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Some Things Never Change October 22, 2011

Posted by Peter Varhol in Uncategorized.

I spent the first six years after college as an Air Force officer (circa early to mid 1980s), in weapons systems acquisition and as an ROTC
instructor.  After separating as a captain, I did another three years with one of the service and support contractors working at Hanscom AFB.  Except for a small consulting gig shortly after that (with a couple of good stories to go with it), I was done with defense contracting.  My life, and my careers, went in a different direction.

A point of order.  Despite the fact that I flew a desk, and was not a particularly good fit for military service, I was proud of that service.
I’m especially proud when I hear misconceptions of the military by others, and have the ability to correct them.  I was not a “Yes, Sir” kind of person, so I say this with some measure of emotional detachment.

This past week I got to relive much of that, at the TechNet Aero conference in Dayton, Ohio, where I spoke and did booth duty.  Much of my time in the past was with the Electronic Systems, now Electronic Systems Center (ESD versus ESC), while the featured program offices here were a part of the Aeronautical Systems Division, now Aeronautical Systems Center (ASD versus ASC).  But I could recognize the organizations and their acronyms.  It was almost as though I had never left, and a little bit scary.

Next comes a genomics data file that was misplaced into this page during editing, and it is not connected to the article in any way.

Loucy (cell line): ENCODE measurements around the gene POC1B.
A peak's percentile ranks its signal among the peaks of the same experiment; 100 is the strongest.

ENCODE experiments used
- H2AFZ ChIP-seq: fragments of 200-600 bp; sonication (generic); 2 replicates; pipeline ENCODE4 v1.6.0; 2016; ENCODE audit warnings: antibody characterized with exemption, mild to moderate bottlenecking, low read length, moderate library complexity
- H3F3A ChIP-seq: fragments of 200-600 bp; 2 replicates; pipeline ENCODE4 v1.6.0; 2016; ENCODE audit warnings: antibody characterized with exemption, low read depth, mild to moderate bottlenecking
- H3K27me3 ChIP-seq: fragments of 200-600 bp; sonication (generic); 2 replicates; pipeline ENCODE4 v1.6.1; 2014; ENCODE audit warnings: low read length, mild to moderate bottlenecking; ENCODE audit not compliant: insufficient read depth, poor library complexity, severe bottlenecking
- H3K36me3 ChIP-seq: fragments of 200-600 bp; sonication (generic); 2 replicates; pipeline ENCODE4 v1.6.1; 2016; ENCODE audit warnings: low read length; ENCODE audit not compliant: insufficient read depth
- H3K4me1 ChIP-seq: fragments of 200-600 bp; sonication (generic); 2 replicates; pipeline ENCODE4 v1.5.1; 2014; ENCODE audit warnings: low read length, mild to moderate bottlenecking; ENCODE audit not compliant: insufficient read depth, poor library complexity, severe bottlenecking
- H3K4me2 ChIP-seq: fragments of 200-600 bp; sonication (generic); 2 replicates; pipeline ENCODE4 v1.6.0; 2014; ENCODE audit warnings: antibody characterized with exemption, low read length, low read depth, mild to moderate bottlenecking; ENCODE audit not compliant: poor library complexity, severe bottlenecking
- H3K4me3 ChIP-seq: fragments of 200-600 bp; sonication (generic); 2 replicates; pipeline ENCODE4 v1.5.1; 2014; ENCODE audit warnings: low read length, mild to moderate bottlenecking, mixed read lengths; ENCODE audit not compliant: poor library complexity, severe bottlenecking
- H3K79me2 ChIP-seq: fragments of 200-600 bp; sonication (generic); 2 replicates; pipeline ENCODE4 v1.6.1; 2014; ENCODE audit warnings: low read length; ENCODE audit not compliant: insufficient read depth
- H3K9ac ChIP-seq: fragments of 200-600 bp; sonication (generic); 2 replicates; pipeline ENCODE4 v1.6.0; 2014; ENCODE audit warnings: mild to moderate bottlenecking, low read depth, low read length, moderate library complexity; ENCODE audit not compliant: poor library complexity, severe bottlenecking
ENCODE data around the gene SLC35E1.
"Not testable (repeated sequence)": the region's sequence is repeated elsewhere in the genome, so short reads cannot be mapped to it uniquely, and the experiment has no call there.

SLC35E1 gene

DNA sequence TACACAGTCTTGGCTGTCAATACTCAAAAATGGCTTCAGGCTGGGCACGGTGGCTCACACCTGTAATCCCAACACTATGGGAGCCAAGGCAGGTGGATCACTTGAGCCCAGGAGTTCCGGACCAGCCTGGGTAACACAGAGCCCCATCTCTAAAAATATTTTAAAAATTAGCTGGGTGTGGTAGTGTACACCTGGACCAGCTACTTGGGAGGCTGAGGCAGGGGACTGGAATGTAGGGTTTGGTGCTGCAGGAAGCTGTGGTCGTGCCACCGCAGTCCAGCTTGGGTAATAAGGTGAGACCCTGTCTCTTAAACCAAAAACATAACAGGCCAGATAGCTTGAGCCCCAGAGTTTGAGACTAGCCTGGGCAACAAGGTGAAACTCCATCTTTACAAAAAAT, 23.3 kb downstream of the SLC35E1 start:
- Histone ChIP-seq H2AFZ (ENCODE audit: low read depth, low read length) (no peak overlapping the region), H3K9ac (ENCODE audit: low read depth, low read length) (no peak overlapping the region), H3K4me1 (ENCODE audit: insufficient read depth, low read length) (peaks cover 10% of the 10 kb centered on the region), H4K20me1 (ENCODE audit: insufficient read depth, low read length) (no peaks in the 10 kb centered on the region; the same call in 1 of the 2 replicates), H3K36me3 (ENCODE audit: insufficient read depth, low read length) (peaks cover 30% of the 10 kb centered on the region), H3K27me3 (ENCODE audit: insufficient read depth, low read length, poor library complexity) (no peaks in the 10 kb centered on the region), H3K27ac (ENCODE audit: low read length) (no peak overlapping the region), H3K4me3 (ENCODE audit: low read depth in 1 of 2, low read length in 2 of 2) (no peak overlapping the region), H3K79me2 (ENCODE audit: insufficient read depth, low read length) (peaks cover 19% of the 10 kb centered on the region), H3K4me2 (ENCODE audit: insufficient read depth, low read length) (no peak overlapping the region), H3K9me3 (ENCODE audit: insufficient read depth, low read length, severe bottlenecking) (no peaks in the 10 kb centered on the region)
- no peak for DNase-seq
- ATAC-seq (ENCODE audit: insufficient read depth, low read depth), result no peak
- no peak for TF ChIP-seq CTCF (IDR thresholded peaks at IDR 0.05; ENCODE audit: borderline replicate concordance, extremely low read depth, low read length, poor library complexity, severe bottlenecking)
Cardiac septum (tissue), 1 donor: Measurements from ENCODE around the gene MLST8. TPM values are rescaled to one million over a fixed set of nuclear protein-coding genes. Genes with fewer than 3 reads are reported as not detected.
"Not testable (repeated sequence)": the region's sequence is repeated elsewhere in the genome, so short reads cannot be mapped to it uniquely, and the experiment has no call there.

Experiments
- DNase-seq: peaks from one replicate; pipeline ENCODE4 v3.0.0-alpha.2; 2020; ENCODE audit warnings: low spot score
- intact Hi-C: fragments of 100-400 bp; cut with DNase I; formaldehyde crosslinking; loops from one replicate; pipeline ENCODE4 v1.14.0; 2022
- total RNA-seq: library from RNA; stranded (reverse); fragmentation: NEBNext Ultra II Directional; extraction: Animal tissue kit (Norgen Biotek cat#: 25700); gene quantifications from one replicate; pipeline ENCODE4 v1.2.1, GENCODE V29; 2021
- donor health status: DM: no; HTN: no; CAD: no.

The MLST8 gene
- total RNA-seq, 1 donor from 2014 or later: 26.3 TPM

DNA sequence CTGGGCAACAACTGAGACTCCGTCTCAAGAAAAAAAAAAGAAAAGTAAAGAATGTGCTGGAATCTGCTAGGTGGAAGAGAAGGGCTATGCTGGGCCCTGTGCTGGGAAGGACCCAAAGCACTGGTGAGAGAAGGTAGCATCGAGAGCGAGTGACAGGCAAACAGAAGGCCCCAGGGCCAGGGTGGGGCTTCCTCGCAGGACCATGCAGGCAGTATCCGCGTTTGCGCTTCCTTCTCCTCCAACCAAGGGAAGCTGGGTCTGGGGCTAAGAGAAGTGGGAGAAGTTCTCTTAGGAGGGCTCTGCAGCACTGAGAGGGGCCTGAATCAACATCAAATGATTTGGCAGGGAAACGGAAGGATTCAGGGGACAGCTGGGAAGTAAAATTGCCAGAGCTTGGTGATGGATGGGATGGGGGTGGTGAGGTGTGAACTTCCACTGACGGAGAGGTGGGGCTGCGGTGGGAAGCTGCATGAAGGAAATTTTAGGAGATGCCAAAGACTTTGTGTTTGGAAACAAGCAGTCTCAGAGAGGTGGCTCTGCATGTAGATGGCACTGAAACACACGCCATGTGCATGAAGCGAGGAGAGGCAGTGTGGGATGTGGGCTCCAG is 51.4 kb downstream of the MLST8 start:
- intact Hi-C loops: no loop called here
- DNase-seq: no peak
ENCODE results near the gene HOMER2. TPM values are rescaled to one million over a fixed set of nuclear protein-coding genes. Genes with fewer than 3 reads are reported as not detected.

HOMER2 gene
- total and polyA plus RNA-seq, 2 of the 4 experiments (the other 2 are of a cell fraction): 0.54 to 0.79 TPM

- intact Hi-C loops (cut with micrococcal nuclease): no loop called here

I had forgotten just how insular that world was, and how much relationships count in that world.

I want to emphasize that point.  I don’t have good social skills.  I’m self-aware enough so that I know it, and I’m able to compensate with
a certain amount of effort and experience, but it doesn’t come at all naturally.  I probably didn’t realize it at the time, but I didn’t do as well as I was capable in the military precisely because I lacked those skills (well, to be fair, there were probably other reasons, too).

Defense software and systems contracting is a boom-and-bust industry, and it’s about to fall into a bust.  Thousands of engineers and production workers from the likes of Lockheed Martin and Northrup Grumman are going to get the boot over the next several
years.  But those individuals who recognize that the number of people they know, and who might be willing to do something for them, is by far the most important qualification they possess, will continue to press on successfully.

It’s like real life in private industry, only much more so.



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